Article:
Normal sleep and common disorders: the role of the psychotherapist in identifying and managing patients with sleep disorders
May 2 @ 9:00 am - 12:30 pm$200 – $250
One of the Argyle Institute’s priorities is to ensure the safety of its community. Given that the Covid-19 situation has now become a pandemic, the Argyle as well as the workshop lecturer have mutually decided to postpone the workshop to September 19th 2020; however, we are closely monitoring the situation and we will be regularly updating you as developments progress.
We thank you for your understanding during this challenging time.
Dr. Marcel Alexander Baltzan
OPQ Accreditation RA03226-20 3.5 CE hours
Saturday May 2nd, 2020 from 9am to 12:30pm
4150 Sainte Catherine Street West suite 328
Sleep disorders are common and can seriously affect health and daytime function. Up to 40% of people can be affected depending upon the age and type of participants being studied. Patients with depression and anxiety are more often affected. Fatigue, disturbed mood and problems with daytime sleepiness can seriously affect both social and occupational functioning. In spite of this, many patients do not discuss their sleep-related symptoms for an average of 9 years before they find treatment; some may never be identified. This can be considered tragic given that a few simple questions have proven to identify patients at high risk of sleep apnea or insomnia.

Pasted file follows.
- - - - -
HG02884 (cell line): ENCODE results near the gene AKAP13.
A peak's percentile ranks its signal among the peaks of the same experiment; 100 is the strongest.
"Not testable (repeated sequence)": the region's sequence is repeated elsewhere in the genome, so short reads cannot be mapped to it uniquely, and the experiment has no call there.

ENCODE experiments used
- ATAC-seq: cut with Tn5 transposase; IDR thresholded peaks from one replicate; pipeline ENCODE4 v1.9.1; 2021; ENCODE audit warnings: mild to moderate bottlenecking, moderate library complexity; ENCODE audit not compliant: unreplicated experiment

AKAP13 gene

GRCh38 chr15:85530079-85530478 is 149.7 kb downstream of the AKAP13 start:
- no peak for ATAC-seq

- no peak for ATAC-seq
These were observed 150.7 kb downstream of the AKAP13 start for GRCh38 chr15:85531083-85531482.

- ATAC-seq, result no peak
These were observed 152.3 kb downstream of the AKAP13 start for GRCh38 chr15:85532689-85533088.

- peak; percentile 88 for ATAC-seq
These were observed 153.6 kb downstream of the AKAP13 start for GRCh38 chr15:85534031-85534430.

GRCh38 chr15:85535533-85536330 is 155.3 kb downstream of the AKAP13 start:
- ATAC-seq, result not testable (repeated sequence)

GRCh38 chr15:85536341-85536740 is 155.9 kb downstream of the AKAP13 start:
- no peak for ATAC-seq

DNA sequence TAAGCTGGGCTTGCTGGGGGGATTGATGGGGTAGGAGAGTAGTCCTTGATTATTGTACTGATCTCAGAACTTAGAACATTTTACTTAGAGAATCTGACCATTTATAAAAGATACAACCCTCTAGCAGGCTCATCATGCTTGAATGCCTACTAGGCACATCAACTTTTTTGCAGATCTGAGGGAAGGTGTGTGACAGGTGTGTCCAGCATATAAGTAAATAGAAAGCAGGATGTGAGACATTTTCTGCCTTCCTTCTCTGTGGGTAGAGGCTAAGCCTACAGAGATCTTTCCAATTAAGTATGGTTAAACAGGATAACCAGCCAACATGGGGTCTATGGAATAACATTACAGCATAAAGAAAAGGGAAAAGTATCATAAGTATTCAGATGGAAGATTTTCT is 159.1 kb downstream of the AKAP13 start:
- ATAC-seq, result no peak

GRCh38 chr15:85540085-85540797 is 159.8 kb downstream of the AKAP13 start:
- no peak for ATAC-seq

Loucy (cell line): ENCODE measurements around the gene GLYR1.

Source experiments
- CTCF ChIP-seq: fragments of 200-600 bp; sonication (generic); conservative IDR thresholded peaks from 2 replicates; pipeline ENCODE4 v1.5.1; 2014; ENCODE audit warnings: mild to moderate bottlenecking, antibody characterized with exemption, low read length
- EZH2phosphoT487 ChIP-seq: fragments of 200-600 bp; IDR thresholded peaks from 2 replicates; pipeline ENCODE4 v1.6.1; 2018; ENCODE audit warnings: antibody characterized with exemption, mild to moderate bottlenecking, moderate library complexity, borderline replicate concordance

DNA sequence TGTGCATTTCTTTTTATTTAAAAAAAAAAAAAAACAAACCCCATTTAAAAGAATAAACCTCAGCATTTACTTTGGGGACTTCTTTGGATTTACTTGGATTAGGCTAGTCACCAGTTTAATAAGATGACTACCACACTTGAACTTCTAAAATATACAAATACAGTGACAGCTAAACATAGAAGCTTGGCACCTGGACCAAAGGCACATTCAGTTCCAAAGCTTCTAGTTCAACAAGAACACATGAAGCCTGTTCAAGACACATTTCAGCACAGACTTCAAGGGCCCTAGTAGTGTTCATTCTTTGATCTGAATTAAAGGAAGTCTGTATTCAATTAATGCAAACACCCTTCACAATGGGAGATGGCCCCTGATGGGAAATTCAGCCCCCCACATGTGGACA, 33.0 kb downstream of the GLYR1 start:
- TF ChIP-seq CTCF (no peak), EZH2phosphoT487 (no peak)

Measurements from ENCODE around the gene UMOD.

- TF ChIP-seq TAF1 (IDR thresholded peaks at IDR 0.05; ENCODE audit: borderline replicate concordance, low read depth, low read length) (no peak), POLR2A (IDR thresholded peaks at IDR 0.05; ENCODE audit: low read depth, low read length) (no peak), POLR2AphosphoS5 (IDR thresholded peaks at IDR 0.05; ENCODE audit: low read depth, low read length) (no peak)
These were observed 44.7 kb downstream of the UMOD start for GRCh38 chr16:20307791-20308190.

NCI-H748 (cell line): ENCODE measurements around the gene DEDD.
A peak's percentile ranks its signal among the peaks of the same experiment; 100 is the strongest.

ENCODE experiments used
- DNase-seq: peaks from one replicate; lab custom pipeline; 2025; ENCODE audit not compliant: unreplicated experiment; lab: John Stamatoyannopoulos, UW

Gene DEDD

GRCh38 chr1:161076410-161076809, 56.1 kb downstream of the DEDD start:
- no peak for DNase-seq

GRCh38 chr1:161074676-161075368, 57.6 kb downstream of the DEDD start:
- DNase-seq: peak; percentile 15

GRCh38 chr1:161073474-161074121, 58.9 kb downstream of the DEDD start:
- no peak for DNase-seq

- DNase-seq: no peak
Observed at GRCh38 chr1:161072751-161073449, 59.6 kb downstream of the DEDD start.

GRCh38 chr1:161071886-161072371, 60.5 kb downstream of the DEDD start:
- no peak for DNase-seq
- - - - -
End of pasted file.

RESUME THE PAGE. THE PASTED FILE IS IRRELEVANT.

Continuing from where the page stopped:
The prime method of the diagnosis of chronic insomnia is through interview of the patient. This can be assisted by a structured and validated questionnaires as well as sleep diaries. This diagnosis and therapy is well within the accepted competence of psychologists as a guideline standard by medical societies.
There is now a growing body of scientific evidence regarding the long term risks of untreated sleep apnea for cardiovascular disease. Several clinical and epidemiologic cohorts have established the relationship of various severities of sleep apnea with outcomes such as hypertension, cardiac events and stroke. The pattern that emerges is that increasing severity of sleep apnea increases the risk of cardiovascular outcomes, and that this is likely modified by adherence to treatment. Guidelines exist for diagnosis and the 2 major forms of current therapy, but adherence remains a problem. Psychologists are trained and able to help patients manage various phobias, and the practice of progressive desensitization can greatly help a patient with sleep apnea adapt to a CPAP mask, as well as the concomitant insomnia, which is present approximately 20% of the time in patients seen in sleep clinics.
Dr. Marcel Alexander Baltzan
Medical specialist physician and Fellow of the American Academy of Sleep Medicine. He has been working in the field of sleep disorders the last 24 years at 2 hospitals and one clinic all in Montreal. He has published research in the field since 1999. He continues leading educational sessions with students (as Adjunct Professor, Faculty of Medicine, McGill University), as well as the public and professional groups such as doctors, dentists, nurses, inhalation therapists and sleep technologists.
- To better understand the complexity of sleep, and its changes normally over the lifespan
- To better identify patients who are likely to be affected by a sleep disorder, as well the impacts in their health and relationships.
- To help patients affected by sleep disorders initiate carepaths to better management through psychological approaches and moving through the current medical system.
- To learn the role of psychologic techniques such as CBT-I, dream rehearsal and progressive desensitization in managing respectively insomnia, nightmares and adaptation to CPAP.